SLIM survives the lunar night. The wrong-side-up Japanese lander, which had been hibernating through the two-week-long, -130 °C lunar night and the following week of unfavorable illumination angles (due to its aforementioned tipsy state), has somewhat surprisingly responded to commands from JAXA. The mission was not originally designed to survive the frigid night time temperatures. However, in a bit of situational irony, the agency had to shut the lander down again almost immediately due to overheating of the communications equipment in the 100 °C+ lunar mid-day. Despite this temporary set back, it appears that the lander may get a longer lease on life to study its environs, including its lovingly-canine-named pet rocks. JAXA was able to snap another picture of the lunar surface while SLIM was active and plans to fill in gaps in previous data with its new lease on life. Related: SLIM’s survival also gives some hope of a post-lunar-night Odysseus revival, although the even colder environment near the lunar poles makes that less likely—heading into night, yesterday may be the last contact with the Moon’s first commercial lander.

A new image from SLIM’s navigation camera after hibernating through the lunar night. 

News in brief. The ISRO will send an Ingenuity-like helicopter named Marble (aka Martian Boundary Layer Explorer) on the successor to their Mangalyaan Mars mission Northwood Space, a startup founded by ex-Disney star Bridgit Mendler, debuted with $6M in initial funding to produce flexible, cheap, rapidly-produced ground stations Blue Origin is looking like the likely buyer of ULA — not really the best option from a competition standpointAustralian launch startup Gilmour Space raised a $36M Series D to develop their three-stage Eris rocket The UN’s Committee on the Peaceful Uses of Outer Space will start addressing concerns about the effects of satellite constellations on Earth-based astronomical imagery China launched a classified military satellite to GEO The US issued warnings to Russia against deploying a rumored nuclear-capable anti-satellite weapon Vast plans to bid on NASA’s fifth and sixth private astronaut missions to the ISS as they continue to develop their Haven-1 space station Chinese rocket engine startup Space Circling raised a $13.9M Series A A Falcon 9 launched its heaviest payload (17.5 tons) to date in a reusable configuration Portuguese startup Connected raised a $2M pre-seed to fly their 2U IoT antenna on a small commercial satellite, with the goal of eventually developing a 5G network leveraging empty payload space on satellites ESA’s second European Remote Sensing (ERS-2) satellite re-entered after 30 years in orbit The cause of Firefly’s Alpha launch mishap on Dec 22nd was determined as a GNC software bug that prevented the sending of thruster pulse commands during its second engine burn Varda Spac’s miniature drug lab successfully rentered at hypersonic speeds (~Mach 25) and landed in the Utah desert, marking the first time a commercial company has landed an orbital spacecraft on U.S. soil.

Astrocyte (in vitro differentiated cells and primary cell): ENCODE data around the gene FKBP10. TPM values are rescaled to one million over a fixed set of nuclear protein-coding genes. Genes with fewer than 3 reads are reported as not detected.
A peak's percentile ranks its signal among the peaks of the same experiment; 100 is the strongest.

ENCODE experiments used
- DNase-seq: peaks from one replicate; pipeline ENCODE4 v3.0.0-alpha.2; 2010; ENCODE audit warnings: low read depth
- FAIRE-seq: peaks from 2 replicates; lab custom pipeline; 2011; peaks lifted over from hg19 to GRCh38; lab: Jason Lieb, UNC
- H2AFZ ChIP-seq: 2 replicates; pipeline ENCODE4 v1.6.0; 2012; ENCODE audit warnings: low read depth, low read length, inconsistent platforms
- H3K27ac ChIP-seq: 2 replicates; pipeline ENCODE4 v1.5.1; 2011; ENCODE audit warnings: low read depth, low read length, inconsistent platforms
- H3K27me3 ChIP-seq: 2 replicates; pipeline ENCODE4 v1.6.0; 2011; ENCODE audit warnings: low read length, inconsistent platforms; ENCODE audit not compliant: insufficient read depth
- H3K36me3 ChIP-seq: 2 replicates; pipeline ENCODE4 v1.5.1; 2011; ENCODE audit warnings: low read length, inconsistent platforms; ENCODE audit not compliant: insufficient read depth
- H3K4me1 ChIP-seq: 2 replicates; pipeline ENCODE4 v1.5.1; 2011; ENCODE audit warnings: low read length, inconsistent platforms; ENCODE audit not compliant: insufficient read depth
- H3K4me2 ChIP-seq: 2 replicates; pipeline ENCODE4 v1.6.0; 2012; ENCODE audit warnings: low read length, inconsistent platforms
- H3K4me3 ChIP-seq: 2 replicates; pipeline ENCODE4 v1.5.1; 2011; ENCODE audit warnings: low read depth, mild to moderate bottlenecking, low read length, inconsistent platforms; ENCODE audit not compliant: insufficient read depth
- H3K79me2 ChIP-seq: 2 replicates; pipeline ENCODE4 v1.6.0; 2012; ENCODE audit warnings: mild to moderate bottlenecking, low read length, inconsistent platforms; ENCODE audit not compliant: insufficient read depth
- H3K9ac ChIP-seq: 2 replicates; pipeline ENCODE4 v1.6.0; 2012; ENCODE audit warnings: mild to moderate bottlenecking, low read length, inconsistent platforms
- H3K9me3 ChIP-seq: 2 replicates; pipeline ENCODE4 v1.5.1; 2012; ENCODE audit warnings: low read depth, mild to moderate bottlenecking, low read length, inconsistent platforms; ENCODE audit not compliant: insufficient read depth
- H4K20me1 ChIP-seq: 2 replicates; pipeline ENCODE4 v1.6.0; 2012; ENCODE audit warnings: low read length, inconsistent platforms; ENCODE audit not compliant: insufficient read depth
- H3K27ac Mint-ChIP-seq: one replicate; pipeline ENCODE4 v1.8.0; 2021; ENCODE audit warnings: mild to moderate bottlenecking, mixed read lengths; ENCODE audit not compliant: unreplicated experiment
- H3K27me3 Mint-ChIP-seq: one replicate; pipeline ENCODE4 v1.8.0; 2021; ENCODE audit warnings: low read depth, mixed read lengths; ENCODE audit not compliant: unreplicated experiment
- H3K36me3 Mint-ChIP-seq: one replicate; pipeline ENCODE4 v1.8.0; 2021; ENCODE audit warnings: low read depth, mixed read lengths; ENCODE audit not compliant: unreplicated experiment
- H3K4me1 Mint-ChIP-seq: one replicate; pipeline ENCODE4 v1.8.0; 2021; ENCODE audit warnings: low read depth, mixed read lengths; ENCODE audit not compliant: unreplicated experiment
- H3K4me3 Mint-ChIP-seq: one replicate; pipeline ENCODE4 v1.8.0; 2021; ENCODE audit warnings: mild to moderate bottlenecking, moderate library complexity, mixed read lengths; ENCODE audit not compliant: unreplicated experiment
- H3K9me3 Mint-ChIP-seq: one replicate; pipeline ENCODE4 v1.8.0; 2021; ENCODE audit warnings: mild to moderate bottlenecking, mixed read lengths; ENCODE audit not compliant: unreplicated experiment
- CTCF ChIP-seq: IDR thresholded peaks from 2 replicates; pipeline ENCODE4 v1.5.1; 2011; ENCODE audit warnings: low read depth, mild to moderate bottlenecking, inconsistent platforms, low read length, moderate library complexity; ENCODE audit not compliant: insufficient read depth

Winnebago-1, Varda Space’s in-space manufacturing capsule, blowing in the wind upon landing at a US military training site in the Utah desert.

Support Us› Orbital Index is made possible by readers like you. If you appreciate our writing, please support us with a monthly membership!


A massive dust storm near Olympus Mons on Mars, captured by CNSA’s Tianwen-1 (paper) and processed by Andrea Luck.

© 2023 The Orbital Index. All rights reserved.

Powered by Hydejack v8.4.0